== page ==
Life Transitions

Setting the stage for every stage in life.

Financial planning is a lifelong process that will require many adjustments along the way. Necessary modifications due to things beyond just changes in age. Career choices, relationships and even personal goals and dreams will all play a role in how you chart your course and create the life you wish to lead.

Setting your course.

You’re an adult now. Now what?

Being fresh out on your own brings a world of possibilities. And a world of questions. It’s a time of exploration, yearning, excitement and ambition.

Financial planning tasks include learning how to get and keep a job, to network and contribute at work and at play, to pay bills on time and to stay in touch with family and friends, to try new things. Portfolio management is in bud. The focus initially is on building cash reserves and laying the foundation for your desired career.

But it’s also about cultivating personal habits: Will you be a regular saver? Involved with service organizations? Have a religious affiliation? Be a lifetime learner? Participate in sports? Stay connected with friends? Be globally comfortable? Pursue the arts or love the outdoor life? The choices you make early combine to set your course. It’s a fun and lonely and wonderful time of life.

Expect the unexpected.

How dollars and sense play a role during the good and bad.

Encountering the unexpected is a fact of life. And whether an event be painful or pleasant, the key to surviving change is having the ability and wherewithal to react.  Sometimes that means having the right insurance in place, or being savvy about a career change or a home purchase, or a change in your health. Sometimes it just means understanding where you are in terms of daily cash flow. People often seek financial advice when they are in transition. That makes sense to us. Navigating change safely and comfortably is what it is all about.

Work and life. Balancing it all to be your best.

Making the most out of the life you’re making.

Reconciling differences with one’s partner about career priorities, child-raising, in-law relations, and money issues are common threads in everyday life. Finding one’s self unexpectedly single because of death, divorce, or just because of how life rolled out can also play a role.

Financial planning tasks for this life stage include setting up a robust program for saving and long-term investing, tailoring income and estate tax planning to personal preferences and circumstances, buying the right insurance and managing your career. You might also be learning how to maintain and improve your home, hire and work with various advisors, and raise financially literate children.

In the midst of all this life balancing, your finances increasingly reflect your values, and the degree to which you are envisioning and preparing for long-term financial security. Life is crazy busy, and your finances are taking shape.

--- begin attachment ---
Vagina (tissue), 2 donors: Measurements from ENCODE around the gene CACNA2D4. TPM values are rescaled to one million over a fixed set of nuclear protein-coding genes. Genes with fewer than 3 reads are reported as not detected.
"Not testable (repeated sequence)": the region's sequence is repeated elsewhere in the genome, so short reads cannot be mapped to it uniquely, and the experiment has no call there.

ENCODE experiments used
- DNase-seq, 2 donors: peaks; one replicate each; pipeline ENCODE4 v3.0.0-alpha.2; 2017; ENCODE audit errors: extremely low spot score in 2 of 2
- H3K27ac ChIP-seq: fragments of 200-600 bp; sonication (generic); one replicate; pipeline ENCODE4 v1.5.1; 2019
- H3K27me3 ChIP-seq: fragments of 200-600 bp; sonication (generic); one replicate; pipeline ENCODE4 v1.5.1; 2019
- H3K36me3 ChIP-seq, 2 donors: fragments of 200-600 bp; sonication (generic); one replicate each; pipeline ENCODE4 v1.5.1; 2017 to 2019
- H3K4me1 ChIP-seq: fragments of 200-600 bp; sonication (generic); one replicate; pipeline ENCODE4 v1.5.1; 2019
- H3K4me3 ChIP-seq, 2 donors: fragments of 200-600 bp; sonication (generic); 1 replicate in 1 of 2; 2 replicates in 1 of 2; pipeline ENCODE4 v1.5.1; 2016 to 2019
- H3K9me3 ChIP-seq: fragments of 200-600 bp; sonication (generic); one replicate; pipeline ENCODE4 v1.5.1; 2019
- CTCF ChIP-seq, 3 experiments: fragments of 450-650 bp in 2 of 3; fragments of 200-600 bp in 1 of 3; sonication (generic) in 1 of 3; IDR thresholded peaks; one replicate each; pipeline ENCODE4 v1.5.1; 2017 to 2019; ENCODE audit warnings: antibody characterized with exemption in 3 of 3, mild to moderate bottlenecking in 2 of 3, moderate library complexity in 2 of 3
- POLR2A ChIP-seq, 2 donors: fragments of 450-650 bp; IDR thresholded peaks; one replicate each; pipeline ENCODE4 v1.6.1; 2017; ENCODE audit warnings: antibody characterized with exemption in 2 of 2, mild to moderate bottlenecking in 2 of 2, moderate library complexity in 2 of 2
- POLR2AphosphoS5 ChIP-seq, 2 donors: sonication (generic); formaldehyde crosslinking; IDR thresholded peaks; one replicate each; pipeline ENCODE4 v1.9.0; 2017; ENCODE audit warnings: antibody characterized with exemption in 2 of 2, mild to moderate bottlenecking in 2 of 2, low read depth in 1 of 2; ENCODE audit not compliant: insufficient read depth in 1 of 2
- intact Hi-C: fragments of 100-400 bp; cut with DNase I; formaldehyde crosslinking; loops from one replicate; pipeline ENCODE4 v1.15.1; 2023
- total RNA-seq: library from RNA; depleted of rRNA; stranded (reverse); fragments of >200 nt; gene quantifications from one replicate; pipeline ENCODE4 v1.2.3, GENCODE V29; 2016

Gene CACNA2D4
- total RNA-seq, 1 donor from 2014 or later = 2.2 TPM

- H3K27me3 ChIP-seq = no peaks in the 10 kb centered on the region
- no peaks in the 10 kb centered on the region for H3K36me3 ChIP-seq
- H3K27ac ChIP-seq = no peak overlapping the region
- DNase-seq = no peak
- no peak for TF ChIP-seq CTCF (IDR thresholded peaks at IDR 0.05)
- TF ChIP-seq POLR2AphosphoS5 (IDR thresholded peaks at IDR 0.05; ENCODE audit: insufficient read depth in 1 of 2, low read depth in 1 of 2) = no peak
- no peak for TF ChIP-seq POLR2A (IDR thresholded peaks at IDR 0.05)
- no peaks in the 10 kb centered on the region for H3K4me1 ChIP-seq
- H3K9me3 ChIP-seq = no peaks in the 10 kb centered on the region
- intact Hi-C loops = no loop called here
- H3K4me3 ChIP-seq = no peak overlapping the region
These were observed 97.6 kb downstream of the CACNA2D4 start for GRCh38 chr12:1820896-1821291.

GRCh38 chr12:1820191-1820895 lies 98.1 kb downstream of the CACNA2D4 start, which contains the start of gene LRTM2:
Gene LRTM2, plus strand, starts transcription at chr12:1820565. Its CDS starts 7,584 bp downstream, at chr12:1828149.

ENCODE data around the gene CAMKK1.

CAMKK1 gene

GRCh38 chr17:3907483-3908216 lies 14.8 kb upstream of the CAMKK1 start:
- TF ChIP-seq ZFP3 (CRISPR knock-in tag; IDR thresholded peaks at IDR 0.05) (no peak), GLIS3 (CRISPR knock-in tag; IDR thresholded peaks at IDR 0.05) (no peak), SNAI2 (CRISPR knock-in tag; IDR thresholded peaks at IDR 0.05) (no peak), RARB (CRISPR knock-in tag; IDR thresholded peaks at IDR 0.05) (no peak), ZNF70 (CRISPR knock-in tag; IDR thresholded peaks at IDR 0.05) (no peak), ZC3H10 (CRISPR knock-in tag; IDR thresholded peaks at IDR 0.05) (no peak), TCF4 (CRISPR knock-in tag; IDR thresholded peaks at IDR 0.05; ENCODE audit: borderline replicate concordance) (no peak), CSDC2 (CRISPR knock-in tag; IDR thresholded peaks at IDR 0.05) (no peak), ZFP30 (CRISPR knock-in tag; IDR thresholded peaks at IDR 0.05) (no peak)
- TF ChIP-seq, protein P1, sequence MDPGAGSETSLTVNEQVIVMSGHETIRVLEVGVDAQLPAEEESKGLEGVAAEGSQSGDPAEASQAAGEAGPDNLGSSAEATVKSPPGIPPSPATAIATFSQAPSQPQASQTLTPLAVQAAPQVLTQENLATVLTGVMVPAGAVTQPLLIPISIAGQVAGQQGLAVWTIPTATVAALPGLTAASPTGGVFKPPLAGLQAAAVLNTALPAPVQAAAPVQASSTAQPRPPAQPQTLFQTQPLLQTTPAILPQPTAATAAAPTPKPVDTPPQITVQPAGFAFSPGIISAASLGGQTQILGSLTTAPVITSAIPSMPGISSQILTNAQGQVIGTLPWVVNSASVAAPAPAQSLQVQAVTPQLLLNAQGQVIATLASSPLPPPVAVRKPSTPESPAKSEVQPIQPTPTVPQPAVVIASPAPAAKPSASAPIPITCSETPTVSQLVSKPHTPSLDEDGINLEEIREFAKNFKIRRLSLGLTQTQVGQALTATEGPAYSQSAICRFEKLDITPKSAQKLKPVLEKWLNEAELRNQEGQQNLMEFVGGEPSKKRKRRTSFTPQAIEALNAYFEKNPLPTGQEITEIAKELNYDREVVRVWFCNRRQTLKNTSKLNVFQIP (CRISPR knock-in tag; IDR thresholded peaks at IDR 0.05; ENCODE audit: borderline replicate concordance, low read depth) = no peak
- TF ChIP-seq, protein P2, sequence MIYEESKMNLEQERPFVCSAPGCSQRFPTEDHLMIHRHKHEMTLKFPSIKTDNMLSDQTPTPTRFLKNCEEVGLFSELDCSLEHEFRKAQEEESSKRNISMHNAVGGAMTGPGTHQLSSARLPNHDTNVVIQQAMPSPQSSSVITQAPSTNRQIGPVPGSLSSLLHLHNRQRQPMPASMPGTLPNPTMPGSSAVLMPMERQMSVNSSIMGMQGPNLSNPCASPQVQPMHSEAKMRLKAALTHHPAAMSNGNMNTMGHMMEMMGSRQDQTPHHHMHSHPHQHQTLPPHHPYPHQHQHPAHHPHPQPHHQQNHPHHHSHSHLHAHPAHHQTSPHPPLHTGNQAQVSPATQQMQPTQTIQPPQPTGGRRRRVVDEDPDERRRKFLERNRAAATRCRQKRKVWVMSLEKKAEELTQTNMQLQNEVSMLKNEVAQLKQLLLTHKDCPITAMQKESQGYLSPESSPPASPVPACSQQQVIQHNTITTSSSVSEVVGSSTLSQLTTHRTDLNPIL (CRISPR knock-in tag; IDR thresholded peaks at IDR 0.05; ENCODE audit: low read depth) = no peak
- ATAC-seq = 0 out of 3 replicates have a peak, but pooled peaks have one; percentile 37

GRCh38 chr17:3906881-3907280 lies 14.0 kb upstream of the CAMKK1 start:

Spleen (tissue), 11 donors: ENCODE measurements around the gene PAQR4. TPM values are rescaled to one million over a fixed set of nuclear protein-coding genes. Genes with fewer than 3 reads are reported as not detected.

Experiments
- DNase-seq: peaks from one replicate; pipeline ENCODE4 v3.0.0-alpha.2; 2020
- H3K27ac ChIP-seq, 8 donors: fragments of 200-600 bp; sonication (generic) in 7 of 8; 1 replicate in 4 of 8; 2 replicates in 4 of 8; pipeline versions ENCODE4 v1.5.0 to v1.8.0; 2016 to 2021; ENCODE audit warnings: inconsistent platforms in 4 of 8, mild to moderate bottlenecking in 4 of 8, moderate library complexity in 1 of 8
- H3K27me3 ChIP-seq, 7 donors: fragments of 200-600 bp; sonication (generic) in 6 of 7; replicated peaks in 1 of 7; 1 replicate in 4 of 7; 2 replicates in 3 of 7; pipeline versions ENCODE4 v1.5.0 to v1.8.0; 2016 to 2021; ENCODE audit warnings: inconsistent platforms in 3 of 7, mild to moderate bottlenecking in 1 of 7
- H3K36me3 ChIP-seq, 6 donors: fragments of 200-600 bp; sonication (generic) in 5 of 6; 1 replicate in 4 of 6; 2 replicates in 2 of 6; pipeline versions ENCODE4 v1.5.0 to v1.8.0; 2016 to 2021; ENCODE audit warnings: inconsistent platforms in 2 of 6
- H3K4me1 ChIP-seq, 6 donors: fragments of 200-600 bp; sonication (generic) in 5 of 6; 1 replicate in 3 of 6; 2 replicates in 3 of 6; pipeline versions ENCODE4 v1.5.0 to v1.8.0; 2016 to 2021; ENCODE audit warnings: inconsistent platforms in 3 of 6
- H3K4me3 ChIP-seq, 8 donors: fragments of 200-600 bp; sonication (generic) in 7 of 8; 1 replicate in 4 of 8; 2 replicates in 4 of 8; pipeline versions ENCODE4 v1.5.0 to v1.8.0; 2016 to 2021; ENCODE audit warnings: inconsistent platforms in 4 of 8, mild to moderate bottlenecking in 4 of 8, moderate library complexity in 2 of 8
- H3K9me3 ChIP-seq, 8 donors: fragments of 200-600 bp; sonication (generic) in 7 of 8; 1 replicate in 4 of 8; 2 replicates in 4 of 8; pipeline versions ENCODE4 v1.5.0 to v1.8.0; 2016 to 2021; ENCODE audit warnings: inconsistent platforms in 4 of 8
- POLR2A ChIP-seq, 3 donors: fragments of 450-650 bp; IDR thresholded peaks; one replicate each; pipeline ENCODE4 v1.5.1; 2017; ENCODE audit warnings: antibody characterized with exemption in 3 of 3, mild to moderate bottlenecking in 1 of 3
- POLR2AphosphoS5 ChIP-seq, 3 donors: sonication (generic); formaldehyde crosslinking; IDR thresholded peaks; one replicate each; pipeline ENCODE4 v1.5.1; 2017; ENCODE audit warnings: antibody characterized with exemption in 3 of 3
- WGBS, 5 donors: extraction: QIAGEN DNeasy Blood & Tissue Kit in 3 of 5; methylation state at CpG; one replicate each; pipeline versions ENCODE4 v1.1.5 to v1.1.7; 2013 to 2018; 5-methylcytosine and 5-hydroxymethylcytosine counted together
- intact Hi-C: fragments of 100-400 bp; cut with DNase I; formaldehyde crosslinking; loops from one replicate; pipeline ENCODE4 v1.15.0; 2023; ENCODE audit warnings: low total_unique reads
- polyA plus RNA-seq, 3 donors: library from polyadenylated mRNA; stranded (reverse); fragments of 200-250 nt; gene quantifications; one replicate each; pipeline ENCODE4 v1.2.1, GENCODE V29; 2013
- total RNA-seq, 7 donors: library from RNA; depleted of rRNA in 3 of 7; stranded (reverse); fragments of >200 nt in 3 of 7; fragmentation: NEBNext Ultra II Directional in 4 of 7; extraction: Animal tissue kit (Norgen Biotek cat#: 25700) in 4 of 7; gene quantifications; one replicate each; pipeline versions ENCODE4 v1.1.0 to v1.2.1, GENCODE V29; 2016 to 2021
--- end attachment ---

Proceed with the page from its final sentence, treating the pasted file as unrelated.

Building and transitioning.

Retirement planning is about the unfolding of the final career plateau and a gradually increasing emphasis on the value of financial security and personal connections. Then, as the reality of life without an active career, or children at home, or parents to care for, becomes visible on the horizon, a sense of transition and a search for meaning and structure begins anew, sometimes with a new partner.

Financial planning tasks include the finishing touches on retirement savings and setting up for daily cash flow in retirement. Keeping insurance and income and estate tax planning refreshed is key as you also perhaps take care of parents, get kids fully launched, handle an inheritance, or explore a personal hobby or develop a charitable initiative.

The planning focus shifts increasingly to meaning, to what you have done in your life and what is still left to do. Life is busy but also increasingly about sifting and sorting for personal meaning.

Old age knocks at the door.

And suddenly, life changes.

It’s a time of coming to terms with losses, of facing down loneliness and figuring out regrets, and also of cultivating gratitude and forgiveness of oneself and of others.

You’ll need an ever stronger safety net for navigating not only daily finances, but also the medical system and the tasks of daily living. Estate planning, including communication of end-of-life preferences, becomes more important. Residence decisions get harder. You’ve become an elder, even though you remember as if it were just yesterday talking as a child with your own grandparents.

Planning tasks include:  Getting daily financial life on automatic. Sharing financial information with your children/named agents. Learning how to accept help on the day to day. Giving up driving. Perhaps choosing a retirement facility and moving out of your home.  All of that is easier when there is a trusted team in place.